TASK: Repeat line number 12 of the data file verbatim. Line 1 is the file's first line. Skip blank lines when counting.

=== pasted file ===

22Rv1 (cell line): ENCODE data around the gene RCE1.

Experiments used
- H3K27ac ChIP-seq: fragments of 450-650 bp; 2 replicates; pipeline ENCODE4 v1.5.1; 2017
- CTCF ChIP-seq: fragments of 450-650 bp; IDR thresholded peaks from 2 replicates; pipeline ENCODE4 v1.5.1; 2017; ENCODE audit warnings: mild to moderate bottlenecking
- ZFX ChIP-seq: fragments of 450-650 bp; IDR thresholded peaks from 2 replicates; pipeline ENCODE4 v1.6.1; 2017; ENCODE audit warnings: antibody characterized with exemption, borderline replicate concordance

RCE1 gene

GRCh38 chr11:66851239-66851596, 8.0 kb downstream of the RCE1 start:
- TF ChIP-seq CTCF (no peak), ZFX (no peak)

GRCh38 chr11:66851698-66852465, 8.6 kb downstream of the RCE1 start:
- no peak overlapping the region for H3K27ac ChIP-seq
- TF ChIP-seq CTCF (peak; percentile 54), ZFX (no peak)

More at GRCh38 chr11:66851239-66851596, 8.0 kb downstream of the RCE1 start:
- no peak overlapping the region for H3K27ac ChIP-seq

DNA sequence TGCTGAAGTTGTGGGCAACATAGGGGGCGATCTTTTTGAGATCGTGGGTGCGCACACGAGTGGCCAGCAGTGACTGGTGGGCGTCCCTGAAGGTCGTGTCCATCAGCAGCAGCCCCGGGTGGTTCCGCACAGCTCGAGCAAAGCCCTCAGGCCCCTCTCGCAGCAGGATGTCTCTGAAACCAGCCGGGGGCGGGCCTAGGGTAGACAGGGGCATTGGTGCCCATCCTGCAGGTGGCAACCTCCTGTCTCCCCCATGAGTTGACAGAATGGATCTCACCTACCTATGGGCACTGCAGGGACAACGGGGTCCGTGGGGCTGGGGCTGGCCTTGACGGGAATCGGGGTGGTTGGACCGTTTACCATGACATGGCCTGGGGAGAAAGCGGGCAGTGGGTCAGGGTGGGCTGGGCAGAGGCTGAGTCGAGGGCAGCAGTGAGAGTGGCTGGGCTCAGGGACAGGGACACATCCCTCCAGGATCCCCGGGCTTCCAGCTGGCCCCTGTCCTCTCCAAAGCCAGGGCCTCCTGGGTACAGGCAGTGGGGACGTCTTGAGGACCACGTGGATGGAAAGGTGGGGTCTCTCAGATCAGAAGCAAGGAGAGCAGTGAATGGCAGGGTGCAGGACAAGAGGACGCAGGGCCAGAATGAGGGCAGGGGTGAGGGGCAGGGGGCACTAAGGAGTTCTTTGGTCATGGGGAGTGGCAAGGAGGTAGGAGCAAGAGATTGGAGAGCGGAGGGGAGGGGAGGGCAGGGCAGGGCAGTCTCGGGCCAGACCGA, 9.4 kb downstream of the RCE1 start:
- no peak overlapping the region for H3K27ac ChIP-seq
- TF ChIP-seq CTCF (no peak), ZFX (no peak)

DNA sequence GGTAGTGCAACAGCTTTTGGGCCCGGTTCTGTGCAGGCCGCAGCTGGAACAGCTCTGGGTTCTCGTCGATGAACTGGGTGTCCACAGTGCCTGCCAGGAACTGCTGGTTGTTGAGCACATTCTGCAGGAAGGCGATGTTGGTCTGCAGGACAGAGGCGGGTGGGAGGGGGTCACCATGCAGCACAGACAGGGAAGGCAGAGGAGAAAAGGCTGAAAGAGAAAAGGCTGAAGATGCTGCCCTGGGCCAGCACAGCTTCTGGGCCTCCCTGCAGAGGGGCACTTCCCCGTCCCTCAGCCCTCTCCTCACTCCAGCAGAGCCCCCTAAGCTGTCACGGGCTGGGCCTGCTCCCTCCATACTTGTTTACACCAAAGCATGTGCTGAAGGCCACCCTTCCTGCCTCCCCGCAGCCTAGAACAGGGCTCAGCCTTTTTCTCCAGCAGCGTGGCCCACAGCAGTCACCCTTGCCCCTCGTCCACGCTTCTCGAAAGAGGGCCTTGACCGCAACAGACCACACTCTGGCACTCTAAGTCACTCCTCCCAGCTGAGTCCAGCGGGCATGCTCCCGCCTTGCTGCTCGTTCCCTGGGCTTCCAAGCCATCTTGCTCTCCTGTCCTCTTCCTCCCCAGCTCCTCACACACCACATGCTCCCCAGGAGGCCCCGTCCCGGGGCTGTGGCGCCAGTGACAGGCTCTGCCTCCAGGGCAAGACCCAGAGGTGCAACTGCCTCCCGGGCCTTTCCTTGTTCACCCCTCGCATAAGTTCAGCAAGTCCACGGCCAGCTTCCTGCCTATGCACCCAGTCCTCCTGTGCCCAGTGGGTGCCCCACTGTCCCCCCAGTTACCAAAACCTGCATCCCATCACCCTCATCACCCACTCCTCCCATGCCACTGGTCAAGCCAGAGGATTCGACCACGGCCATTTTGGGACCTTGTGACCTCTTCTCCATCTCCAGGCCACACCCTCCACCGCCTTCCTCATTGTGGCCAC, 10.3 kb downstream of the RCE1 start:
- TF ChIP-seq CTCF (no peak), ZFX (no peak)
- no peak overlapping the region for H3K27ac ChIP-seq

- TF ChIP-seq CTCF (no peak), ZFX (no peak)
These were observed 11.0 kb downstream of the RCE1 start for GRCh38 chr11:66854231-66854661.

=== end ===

More at GRCh38 chr11:66851239-66851596, 8.0 kb downstream of the RCE1 start: